Golf Transition Move for Timing
In this article, we are going to show you how you can achieve an effective transition move from the top of your backswing without having to have the golf flexibility of Rickie Fowler.
If you are not familiar with the transition move, it is the first move that you make from the top of the backswing. This is arguably, the most important move in your golf swing because it sets in motion your swing flow back to hitting the golf ball.
Most golfers get it wrong and the stiffer your body is, the greater your risk of getting it wrong. In fact, if you have a lot of stiffness, you will need to be very deliberate and intentional with your transition move.
The Correct Golf Transition Move
Before I give you the alternate transition move, or “lazy guys method,” we should cover the best way to make the transition move. If you are under 70 years old, you have a great chance of achieving this correctly with a couple of simple, daily stretches.
The correct transition move occurs when your lower body (hips) begin to turn towards the target BEFORE your upper body begins to turn. Elite and flexible golfers are able to begin turning their hips before the upper body has finished the backswing!
This creates a fantastic amount of torque and swing speed.
Consequences of a Poor Golf Transition Move
The consequences are severe! A poorly executed transition move sets the your swing flow on an unalterable course. Here is a brief list of what occurs if your upper body turns towards the target BEFORE the lower body:
- Slice the golf ball
- Pull the golf ball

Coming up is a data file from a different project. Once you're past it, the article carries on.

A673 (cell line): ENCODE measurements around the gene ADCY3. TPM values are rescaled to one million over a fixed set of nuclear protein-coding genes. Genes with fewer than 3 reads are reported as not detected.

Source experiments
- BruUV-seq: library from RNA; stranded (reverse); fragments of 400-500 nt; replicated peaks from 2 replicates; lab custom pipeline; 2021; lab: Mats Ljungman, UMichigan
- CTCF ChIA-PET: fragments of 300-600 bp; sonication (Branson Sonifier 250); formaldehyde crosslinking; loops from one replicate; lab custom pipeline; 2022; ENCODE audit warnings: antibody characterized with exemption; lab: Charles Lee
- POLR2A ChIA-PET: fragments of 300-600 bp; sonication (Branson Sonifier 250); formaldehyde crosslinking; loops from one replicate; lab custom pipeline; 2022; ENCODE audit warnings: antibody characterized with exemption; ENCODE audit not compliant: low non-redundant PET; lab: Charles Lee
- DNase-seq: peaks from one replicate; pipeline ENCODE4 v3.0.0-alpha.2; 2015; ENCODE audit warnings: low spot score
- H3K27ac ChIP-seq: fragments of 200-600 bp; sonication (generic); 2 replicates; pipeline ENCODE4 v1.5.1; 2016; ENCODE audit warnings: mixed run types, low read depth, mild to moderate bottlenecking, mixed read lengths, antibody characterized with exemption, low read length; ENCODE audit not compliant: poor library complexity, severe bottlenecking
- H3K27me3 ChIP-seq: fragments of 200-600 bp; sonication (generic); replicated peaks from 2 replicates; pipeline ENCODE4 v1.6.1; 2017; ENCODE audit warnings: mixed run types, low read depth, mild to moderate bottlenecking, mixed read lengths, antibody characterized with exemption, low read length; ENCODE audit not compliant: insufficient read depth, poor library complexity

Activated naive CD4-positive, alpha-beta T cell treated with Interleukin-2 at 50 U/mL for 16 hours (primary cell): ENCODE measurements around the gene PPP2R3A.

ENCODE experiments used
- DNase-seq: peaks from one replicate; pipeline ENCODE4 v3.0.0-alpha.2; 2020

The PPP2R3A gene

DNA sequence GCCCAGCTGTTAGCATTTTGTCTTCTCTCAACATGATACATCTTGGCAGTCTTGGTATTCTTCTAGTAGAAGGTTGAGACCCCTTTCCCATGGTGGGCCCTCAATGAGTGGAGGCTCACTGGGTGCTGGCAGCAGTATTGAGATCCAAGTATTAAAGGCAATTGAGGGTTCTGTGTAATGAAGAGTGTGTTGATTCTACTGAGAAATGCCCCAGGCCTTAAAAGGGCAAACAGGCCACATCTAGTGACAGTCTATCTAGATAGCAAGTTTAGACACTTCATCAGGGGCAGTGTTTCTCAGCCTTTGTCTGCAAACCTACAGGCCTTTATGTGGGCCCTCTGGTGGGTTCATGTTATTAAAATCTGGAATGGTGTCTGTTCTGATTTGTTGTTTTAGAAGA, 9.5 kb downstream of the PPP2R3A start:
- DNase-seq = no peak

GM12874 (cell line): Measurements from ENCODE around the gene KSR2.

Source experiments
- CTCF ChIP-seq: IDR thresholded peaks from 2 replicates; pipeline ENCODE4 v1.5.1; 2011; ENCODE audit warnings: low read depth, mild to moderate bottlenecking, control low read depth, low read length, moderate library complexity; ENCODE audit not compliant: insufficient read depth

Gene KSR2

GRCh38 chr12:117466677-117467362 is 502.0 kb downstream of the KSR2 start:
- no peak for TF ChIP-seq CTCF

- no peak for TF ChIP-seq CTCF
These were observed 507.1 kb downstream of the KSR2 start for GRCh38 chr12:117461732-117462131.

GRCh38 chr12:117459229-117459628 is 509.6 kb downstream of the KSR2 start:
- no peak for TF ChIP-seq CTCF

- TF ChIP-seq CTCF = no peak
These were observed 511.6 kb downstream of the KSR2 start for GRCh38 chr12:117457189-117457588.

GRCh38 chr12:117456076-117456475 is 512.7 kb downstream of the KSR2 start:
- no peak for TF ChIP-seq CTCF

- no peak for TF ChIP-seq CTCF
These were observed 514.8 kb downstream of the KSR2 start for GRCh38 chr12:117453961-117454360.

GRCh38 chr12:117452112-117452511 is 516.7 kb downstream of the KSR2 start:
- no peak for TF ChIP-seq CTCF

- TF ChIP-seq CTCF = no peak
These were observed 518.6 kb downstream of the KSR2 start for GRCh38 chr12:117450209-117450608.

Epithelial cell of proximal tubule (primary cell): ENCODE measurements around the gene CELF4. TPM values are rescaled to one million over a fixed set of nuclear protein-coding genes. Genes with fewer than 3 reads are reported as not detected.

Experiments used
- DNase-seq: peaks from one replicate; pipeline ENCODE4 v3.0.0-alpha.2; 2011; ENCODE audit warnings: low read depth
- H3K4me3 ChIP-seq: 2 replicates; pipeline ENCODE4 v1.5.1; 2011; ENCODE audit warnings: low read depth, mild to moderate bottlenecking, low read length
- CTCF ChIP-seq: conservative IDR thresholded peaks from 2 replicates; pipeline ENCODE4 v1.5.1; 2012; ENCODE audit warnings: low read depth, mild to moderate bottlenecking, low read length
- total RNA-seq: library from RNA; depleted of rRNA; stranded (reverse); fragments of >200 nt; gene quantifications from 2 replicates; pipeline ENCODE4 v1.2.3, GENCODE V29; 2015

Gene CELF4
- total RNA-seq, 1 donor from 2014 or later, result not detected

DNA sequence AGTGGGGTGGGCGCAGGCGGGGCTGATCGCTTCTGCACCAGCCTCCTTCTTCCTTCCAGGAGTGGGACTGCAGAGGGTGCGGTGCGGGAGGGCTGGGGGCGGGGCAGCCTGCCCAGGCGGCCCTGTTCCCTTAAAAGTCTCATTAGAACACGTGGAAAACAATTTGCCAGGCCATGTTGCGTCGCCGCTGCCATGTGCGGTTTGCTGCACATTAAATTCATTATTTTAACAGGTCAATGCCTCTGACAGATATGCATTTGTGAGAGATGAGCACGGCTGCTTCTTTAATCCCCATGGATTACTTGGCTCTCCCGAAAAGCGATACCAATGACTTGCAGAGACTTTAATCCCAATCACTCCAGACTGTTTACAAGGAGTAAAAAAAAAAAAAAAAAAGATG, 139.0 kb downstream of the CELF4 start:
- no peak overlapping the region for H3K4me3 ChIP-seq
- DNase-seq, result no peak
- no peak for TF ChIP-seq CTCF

- Fat golf shots digging heavy divots
- Loss of 20% of your driver distance
Golfers over 50 and senior golfers are much more likely to have these issues if they lack the torso flexibility needed to separate the lower body turn from the upper body turn.
The best way to correct the problem is to improve your golf flexibility first. After that, you need to improve your timing. If you want to improve your golf flexibility, we can email you several effective stretches to do that, just enter your email below.
After you improve your flexibility, or if you just need to work on your timing, you can review this article: A Great Transition Move with Keegan Bradly.
If not, read on……
The Alternate Golf Transition Move
Like I mentioned earlier, if you are too stiff to have a good transitional move, you need to be deliberate and intentional about an alternate method.
There are actually 2 alternatives.
Alternate Golf Transition Move #1
The lead knee slide. To perform the alternate move you will want to practice in slow motion first. When you reach the top of your backswing, the very first move should be a sideways slide of your lead knee toward the target.
The difficulty part, is that you need to really hold back your upper torso and shoulders from moving. Moving the lead knee (left knee in right handers), will allow your swing to get on plane.
Practice this before you take it to the range:
Alternate Golf Transition Move #2
The second alternate transition move is a specific move for those golfers that lift their lead heel during the backswing.
If you raise your left heel in your backswing like Jack did, your transition move is to simply put your heel back down. Again, the crucial aspect of this move is that you restrict your upper body from rotating towards the target until AFTER you put your heel back down.
Above all else, you must perform the golf transition move correctly to play golf well. If you are struggling with lost power, slicing or pulling the golf ball, take a second look at your transition move. Have someone video tape your swing and slow it down around the top of the backswing to see whether your lower body or upper body rotates towards the target first.
If you are under 70 years old, I recommend you download our free exercises to make sure your body has the flexibility to make a great transition move. If not, work on the alternate moves and figure out which one works best for you.
The transition move may be the one thing holding you back from great ball striking!
Thanks for reading!
Dr. Ryan York, DPT CGS
Doctor of Physical Therapy
Certified Golf Performance Specialist